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Problems from today calculus test

  1. Jan 19, 2005 #1
    The exam is behind, but I'll have to repeat it at least once :-)

    Here are two problems I wasn't able to solve:

    \lim_{n \rightarrow \infty} n^2 \left[ \log \left( 1 + \frac{1}{n} \right) - \sin \left( \frac{1}{n} \right) \right]

    I tried to solve it using Taylor, but it didn't help me...

    And the second one, which I didn't even try, because I didn't catch it:

    Convergence and absolute convergence of this:

    \sum_{n = 1}^{+\infty} (-1)^{n} \arctan \left( \sqrt{n^2 + 1} - \sqrt{n^2 - 1} \right)

    How should I do that? IMO it would be sufficient that the arctan goes to 0 and then the sum would converge (Leibniz's rule)...

    Thank you.
  2. jcsd
  3. Jan 19, 2005 #2


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    Dearly Missed

    Use these approximations to show that your first expression tends to [tex]-\frac{1}{2}[/tex]
  4. Jan 19, 2005 #3


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    If [itex]\arctan \left( \sqrt{n^2 + 1} - \sqrt{n^2 - 1} \right)[/itex] decreases monotonically to zero, then the series converges. (It does)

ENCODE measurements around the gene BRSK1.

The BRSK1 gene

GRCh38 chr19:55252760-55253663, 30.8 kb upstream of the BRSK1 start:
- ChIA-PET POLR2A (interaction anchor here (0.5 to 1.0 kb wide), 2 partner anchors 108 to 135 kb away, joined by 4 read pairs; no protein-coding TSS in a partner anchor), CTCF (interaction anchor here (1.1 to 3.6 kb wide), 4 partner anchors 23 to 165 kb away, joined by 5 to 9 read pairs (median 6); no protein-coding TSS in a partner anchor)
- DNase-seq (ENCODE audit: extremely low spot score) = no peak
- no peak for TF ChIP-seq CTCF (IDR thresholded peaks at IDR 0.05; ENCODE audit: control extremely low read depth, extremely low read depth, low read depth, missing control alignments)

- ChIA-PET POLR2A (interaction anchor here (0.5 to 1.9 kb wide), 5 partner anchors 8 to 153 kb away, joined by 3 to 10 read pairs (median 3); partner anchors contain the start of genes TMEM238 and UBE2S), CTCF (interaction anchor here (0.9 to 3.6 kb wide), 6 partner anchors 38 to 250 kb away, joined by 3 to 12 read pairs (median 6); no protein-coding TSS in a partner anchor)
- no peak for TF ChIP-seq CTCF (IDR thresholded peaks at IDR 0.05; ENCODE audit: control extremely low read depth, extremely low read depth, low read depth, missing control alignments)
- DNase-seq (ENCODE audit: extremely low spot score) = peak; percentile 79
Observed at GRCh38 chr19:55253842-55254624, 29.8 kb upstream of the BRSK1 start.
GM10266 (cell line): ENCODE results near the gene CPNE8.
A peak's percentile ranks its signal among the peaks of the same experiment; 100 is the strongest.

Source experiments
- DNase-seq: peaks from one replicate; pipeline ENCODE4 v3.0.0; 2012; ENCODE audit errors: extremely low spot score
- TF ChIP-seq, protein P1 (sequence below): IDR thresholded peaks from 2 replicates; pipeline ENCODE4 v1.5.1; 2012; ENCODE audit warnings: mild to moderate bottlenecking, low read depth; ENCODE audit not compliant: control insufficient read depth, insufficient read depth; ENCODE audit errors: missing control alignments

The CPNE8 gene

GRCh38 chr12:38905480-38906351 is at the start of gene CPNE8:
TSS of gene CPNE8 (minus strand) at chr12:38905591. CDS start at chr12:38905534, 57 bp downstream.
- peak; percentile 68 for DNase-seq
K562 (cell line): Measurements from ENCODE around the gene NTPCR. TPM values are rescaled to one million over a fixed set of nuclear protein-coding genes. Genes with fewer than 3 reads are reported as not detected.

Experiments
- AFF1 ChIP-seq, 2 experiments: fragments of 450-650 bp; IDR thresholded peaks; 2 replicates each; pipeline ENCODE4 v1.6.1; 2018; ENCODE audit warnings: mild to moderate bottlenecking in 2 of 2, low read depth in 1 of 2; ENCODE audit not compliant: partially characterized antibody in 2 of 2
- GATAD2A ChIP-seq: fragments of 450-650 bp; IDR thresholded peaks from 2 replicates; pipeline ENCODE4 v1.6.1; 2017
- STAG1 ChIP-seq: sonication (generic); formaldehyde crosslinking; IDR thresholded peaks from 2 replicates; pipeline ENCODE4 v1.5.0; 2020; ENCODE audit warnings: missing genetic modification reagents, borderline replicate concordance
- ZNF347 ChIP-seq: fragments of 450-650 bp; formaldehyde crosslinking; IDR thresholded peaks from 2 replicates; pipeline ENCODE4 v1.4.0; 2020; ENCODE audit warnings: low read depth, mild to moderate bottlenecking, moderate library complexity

This is by the convergence criterium of Dirichlet, or a special case of it caled the Alternating Series test. It's probably the same rule you call Leibniz' rule. (He's already got so many rules with his name).
  5. Jan 19, 2005 #4
    Hmmm, I'm gallows-ripe. Now I found out why I wasn't able to solve this problem. In excercise book I have written the expansion of sin in a wrong way (without 'x' at the beginning)...
    Last edited: Jan 19, 2005
  6. Jan 19, 2005 #5


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    For these type of problems I always find variable substitution helpful. I'll assume the log is log base e. Is that right?

    Let a=1/n , so the limit becomes:

    \lim_{a \rightarrow 0} \frac {\left[ \log \left( 1 + a \right) - \sin \left( a \right) \right]} {a^2}

    Use L'Hopital's rule twice, and you get the answer = -1/2
  7. Jan 20, 2005 #6
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